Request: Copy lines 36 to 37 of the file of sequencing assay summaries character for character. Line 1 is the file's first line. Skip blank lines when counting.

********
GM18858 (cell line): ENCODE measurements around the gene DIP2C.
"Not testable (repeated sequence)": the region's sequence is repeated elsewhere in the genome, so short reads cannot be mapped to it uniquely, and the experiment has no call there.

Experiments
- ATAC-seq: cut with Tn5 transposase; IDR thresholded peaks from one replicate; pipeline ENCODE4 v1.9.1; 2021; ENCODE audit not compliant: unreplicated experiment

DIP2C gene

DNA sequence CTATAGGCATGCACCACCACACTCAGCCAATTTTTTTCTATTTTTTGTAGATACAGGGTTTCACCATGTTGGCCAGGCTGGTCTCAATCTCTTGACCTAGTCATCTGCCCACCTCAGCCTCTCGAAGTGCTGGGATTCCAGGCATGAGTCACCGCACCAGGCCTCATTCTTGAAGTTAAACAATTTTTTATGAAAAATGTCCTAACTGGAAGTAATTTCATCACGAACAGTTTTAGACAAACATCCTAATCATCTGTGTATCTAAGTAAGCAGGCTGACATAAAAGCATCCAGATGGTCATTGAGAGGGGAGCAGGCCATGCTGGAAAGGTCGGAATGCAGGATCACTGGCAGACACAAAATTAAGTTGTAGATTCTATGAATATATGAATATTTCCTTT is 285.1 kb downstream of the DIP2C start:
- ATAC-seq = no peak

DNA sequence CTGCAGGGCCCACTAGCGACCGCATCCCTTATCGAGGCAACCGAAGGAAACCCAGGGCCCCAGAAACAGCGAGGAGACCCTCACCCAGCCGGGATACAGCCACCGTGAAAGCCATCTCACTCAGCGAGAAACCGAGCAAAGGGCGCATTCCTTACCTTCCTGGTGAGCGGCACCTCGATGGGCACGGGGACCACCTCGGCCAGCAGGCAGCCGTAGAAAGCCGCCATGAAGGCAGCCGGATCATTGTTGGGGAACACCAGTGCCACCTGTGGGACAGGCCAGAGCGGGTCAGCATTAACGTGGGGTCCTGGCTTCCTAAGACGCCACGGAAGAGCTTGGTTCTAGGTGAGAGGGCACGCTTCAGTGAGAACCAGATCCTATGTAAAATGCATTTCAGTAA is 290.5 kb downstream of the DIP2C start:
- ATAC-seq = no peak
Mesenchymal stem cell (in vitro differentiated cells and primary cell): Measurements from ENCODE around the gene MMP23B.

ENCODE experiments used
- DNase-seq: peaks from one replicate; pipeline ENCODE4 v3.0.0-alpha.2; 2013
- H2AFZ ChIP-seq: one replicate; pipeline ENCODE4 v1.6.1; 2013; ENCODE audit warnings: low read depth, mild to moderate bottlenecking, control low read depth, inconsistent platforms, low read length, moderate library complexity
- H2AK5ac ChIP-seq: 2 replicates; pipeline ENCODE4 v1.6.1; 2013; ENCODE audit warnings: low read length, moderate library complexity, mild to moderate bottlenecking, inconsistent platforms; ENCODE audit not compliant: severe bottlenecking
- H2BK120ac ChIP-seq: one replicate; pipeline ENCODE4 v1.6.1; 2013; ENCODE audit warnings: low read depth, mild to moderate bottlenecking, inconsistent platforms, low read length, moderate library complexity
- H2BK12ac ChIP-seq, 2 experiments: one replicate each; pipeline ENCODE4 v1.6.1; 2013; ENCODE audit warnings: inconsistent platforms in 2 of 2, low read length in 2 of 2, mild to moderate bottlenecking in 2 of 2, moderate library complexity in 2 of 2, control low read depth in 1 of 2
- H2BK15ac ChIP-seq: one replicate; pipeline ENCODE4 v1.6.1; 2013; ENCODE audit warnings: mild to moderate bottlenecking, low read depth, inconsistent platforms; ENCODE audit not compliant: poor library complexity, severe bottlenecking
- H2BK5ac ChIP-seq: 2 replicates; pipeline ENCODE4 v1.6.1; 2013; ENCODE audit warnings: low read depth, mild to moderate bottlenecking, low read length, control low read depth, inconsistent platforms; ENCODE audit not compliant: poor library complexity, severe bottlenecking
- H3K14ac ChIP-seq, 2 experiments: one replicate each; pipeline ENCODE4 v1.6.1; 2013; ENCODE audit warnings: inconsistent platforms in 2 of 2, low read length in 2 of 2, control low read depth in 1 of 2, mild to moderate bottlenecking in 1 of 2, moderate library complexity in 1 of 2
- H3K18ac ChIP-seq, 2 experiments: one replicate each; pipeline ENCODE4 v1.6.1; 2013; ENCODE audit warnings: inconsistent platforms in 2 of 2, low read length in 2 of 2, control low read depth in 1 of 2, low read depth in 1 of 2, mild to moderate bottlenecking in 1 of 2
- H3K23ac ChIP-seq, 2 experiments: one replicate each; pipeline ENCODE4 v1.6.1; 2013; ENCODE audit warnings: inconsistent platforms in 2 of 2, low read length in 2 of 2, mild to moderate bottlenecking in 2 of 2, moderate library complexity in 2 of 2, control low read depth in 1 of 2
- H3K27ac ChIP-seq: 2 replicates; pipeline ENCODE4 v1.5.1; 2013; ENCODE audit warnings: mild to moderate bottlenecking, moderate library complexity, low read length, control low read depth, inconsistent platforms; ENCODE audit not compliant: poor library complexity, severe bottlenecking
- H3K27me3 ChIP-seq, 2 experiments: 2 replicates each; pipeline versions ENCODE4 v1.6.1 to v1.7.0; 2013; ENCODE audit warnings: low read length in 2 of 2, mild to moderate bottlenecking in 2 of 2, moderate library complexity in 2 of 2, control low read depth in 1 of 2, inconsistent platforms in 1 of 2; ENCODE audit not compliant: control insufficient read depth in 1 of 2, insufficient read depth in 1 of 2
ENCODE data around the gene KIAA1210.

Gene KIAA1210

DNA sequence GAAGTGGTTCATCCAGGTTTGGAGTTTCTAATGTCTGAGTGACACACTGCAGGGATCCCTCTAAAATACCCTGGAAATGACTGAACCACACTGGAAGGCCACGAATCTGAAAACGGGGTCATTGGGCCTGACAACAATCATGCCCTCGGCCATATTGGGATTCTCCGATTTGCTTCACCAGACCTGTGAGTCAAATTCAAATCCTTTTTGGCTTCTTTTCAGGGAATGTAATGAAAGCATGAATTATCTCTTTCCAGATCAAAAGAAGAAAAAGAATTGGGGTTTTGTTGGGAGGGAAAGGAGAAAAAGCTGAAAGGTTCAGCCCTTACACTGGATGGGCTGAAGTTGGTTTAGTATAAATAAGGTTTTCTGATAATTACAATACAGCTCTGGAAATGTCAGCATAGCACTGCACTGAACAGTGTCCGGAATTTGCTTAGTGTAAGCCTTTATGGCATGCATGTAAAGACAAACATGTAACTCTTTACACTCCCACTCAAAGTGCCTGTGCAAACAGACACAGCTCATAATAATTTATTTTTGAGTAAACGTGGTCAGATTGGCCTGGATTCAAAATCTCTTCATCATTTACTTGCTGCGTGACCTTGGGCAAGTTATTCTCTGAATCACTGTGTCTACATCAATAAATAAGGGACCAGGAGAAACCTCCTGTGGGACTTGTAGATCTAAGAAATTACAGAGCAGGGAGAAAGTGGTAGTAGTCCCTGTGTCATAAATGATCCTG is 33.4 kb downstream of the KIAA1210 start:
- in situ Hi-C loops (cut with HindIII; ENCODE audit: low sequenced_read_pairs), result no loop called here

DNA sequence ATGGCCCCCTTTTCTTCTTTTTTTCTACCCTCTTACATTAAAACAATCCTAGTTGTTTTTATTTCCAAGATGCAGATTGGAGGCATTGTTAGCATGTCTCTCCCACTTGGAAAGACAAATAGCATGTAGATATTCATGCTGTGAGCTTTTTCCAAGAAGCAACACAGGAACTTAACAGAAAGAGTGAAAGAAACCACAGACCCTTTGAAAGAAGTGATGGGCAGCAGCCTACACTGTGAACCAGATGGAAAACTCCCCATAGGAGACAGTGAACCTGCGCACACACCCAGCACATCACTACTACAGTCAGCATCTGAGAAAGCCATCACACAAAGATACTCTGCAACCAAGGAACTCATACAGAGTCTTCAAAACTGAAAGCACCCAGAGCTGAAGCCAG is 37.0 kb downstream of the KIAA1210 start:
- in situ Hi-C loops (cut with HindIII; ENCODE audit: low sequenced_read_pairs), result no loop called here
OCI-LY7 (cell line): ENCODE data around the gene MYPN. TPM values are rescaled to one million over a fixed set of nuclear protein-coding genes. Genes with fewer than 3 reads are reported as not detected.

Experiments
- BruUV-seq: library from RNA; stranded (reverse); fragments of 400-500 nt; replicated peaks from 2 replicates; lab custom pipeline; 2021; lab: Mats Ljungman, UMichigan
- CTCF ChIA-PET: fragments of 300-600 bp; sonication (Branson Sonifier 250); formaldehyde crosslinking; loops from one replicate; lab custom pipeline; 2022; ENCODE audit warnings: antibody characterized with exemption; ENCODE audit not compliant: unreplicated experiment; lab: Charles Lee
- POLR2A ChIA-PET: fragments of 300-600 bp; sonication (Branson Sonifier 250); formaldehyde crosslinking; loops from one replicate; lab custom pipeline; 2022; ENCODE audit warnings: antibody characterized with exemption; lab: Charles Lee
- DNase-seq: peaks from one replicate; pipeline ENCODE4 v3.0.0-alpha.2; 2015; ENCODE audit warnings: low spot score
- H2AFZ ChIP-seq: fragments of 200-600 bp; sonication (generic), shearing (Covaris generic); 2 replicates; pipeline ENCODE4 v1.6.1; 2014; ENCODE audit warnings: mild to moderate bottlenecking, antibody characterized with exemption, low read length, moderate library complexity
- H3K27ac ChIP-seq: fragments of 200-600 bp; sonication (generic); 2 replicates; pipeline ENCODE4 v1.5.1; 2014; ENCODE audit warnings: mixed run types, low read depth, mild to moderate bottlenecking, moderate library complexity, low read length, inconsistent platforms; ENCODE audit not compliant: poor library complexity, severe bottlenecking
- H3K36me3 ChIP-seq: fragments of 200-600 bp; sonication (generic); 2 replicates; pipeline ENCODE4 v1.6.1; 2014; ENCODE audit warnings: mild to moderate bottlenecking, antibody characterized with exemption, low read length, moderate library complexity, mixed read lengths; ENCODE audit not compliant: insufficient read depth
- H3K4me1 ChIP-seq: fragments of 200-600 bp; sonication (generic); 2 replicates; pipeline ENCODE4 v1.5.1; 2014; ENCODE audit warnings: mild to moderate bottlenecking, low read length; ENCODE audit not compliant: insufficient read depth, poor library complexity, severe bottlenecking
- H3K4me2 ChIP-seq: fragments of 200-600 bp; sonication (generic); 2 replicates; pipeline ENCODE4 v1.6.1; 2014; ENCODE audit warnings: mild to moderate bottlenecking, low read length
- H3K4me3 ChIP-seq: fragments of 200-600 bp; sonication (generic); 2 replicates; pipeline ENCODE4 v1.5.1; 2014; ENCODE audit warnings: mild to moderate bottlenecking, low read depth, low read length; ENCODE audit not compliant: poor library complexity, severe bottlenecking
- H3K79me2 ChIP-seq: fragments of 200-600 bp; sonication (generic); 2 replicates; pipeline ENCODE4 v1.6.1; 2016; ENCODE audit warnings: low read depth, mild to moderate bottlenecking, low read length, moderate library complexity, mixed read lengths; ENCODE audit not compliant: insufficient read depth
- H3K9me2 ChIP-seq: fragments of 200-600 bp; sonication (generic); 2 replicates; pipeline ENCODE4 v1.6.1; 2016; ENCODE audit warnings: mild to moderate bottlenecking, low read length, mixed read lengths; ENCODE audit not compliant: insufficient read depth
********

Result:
- H2AFZ ChIP-seq: fragments of 200-600 bp; sonication (generic), shearing (Covaris generic); 2 replicates; pipeline ENCODE4 v1.6.1; 2014; ENCODE audit warnings: mild to moderate bottlenecking, antibody characterized with exemption, low read length, moderate library complexity
- H3K27ac ChIP-seq: fragments of 200-600 bp; sonication (generic); 2 replicates; pipeline ENCODE4 v1.5.1; 2014; ENCODE audit warnings: mixed run types, low read depth, mild to moderate bottlenecking, moderate library complexity, low read length, inconsistent platforms; ENCODE audit not compliant: poor library complexity, severe bottlenecking